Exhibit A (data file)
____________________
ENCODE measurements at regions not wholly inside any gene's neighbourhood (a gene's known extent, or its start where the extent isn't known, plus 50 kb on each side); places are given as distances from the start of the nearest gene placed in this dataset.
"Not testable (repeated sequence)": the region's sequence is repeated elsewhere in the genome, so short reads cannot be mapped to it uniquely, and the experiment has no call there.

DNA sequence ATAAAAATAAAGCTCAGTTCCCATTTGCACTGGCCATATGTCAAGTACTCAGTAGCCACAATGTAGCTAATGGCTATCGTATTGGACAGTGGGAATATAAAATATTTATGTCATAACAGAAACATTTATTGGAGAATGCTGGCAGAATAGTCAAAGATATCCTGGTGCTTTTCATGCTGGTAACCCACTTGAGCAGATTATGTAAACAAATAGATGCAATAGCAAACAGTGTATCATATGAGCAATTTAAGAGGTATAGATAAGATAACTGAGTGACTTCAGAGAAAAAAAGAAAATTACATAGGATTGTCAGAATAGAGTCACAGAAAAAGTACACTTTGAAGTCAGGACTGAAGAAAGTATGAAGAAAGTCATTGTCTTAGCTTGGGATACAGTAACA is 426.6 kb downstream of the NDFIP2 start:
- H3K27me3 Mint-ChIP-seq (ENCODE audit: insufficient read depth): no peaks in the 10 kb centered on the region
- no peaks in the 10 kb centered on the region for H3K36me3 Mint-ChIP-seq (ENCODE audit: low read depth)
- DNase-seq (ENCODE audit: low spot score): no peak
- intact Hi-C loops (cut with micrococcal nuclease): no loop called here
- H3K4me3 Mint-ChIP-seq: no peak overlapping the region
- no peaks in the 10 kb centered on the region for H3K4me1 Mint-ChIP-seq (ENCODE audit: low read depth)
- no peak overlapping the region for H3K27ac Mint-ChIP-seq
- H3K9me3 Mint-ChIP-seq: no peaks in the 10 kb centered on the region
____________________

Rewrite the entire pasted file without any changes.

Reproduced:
ENCODE measurements at regions not wholly inside any gene's neighbourhood (a gene's known extent, or its start where the extent isn't known, plus 50 kb on each side); places are given as distances from the start of the nearest gene placed in this dataset.
"Not testable (repeated sequence)": the region's sequence is repeated elsewhere in the genome, so short reads cannot be mapped to it uniquely, and the experiment has no call there.

DNA sequence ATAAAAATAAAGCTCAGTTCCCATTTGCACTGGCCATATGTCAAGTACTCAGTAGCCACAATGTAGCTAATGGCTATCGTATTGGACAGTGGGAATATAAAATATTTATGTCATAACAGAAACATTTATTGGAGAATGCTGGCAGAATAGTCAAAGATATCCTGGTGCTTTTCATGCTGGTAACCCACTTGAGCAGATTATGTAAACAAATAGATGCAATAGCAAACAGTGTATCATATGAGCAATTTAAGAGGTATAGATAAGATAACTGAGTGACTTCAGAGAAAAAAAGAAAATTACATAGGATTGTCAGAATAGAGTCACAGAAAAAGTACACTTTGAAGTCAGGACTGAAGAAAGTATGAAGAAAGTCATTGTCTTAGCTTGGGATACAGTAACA is 426.6 kb downstream of the NDFIP2 start:
- H3K27me3 Mint-ChIP-seq (ENCODE audit: insufficient read depth): no peaks in the 10 kb centered on the region
- no peaks in the 10 kb centered on the region for H3K36me3 Mint-ChIP-seq (ENCODE audit: low read depth)
- DNase-seq (ENCODE audit: low spot score): no peak
- intact Hi-C loops (cut with micrococcal nuclease): no loop called here
- H3K4me3 Mint-ChIP-seq: no peak overlapping the region
- no peaks in the 10 kb centered on the region for H3K4me1 Mint-ChIP-seq (ENCODE audit: low read depth)
- no peak overlapping the region for H3K27ac Mint-ChIP-seq
- H3K9me3 Mint-ChIP-seq: no peaks in the 10 kb centered on the region